KATHERINE K. YOUNG
THE EXTREME debilitation of advanced old age and severe illness have plagued human beings whose awareness and self-definition encompass both the idea of death and the "marker events" 1 that signal the dying process. How human beings have dealt with such awareness and experience has varied from epoch to epoch, culture to culture, person to person. Heroically living out the natural life span despite suffering, suicide to eliminate the difficult dying process, and murder whether by compassionate or selfish motives have all been human responses to these phenomena.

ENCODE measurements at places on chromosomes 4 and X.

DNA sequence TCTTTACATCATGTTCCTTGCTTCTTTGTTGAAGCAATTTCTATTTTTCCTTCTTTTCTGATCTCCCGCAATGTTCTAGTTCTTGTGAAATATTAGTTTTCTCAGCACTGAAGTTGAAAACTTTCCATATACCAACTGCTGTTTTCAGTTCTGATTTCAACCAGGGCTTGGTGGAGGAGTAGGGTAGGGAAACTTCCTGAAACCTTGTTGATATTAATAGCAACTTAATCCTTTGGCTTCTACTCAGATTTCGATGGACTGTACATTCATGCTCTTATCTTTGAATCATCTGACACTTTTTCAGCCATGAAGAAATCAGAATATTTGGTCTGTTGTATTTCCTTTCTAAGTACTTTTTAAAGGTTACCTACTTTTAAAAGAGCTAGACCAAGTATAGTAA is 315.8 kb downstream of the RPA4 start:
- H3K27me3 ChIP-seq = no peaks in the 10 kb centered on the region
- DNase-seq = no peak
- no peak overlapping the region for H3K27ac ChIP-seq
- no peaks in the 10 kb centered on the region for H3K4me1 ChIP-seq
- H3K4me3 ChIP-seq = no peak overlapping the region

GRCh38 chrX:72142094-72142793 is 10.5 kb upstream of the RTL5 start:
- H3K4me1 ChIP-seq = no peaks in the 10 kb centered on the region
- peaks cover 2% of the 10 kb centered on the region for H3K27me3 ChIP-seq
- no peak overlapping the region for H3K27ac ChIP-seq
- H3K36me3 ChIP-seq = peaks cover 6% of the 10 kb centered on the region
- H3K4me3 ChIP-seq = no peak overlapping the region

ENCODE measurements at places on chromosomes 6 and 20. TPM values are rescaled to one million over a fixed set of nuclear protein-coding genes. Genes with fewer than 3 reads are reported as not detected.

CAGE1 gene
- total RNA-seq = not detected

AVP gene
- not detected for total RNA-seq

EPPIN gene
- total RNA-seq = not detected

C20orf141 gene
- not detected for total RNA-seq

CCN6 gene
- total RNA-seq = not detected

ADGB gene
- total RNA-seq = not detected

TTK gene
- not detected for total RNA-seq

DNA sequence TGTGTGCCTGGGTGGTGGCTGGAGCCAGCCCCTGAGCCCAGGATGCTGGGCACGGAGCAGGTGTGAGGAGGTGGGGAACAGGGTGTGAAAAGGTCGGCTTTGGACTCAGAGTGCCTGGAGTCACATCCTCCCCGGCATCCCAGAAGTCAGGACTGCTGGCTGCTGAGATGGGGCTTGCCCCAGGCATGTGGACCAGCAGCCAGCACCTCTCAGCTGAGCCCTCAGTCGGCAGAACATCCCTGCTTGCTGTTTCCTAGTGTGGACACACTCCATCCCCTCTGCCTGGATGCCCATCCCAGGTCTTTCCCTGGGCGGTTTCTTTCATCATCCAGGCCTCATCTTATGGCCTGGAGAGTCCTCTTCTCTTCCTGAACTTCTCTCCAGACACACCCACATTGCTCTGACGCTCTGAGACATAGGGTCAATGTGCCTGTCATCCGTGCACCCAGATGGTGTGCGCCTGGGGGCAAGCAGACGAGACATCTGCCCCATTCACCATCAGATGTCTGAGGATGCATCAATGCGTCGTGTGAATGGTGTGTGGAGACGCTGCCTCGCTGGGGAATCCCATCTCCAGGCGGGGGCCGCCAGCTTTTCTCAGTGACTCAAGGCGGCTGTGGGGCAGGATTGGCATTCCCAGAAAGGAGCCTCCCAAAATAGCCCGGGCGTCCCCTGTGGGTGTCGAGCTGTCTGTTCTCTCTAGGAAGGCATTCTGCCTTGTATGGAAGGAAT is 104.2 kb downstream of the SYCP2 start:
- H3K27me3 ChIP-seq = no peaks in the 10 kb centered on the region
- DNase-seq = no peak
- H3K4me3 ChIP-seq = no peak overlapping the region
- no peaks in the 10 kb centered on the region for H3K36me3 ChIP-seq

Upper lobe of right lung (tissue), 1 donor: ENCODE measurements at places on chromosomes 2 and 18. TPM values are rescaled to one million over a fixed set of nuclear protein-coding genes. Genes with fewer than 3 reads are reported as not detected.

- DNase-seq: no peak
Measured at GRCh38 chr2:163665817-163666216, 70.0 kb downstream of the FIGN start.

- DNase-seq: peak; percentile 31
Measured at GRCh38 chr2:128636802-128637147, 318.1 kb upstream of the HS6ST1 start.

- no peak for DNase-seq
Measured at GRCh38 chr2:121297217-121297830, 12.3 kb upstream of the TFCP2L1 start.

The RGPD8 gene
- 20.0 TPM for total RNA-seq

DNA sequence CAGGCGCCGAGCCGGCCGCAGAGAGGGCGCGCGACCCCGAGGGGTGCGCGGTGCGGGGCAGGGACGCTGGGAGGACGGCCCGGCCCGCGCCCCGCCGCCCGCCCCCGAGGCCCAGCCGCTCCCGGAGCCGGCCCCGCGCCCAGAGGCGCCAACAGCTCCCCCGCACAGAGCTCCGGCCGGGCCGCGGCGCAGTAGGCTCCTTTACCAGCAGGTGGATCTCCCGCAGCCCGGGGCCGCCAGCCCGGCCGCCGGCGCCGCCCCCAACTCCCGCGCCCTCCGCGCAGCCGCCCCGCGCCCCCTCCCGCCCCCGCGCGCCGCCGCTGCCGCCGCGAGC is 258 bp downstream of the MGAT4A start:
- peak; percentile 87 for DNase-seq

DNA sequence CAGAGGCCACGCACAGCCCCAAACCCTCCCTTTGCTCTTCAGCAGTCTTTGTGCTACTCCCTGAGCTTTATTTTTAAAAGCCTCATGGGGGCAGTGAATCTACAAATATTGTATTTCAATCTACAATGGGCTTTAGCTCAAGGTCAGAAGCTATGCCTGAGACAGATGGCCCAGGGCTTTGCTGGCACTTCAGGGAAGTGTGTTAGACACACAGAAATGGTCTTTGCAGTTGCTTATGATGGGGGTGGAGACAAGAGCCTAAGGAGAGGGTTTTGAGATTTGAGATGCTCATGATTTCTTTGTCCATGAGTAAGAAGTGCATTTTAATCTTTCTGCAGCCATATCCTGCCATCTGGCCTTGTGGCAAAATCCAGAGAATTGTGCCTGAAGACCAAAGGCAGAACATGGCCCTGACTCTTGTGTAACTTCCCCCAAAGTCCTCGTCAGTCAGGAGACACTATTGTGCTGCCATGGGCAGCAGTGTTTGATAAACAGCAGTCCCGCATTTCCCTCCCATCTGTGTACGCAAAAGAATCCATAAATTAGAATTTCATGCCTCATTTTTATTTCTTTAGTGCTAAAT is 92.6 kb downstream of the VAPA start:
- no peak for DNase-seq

The history of the concept of euthanasia is closely associated with human dilemmas involved in advanced old age and severe illness. In classical Greece, the term meant the good death (eu-, good and thanatos, death) 2 and referred primarily to the mode of dying, 3 an easy or painless death associated with drinking hemlock. 4 "In Graeco-Roman antiquity, there was a generally recognized 'freedom to leave' that permitted the sick and despondent to terminate their lives, sometimes with outside help" ( Gruman 1978, 261). Thus, the ancient view of euthanasia in the West was close to suicide, in that it was voluntary and self-imposed, although it may have been abetted, especially through provision of poison. Trowell, for example, thinks that some physicians in the Roman empire "did assist suicide, and even murder, by the issue of lethal drugs" and that the "Hippocratic oath and the oath of Asaph arose as protests against this practise" ( 1973, 8).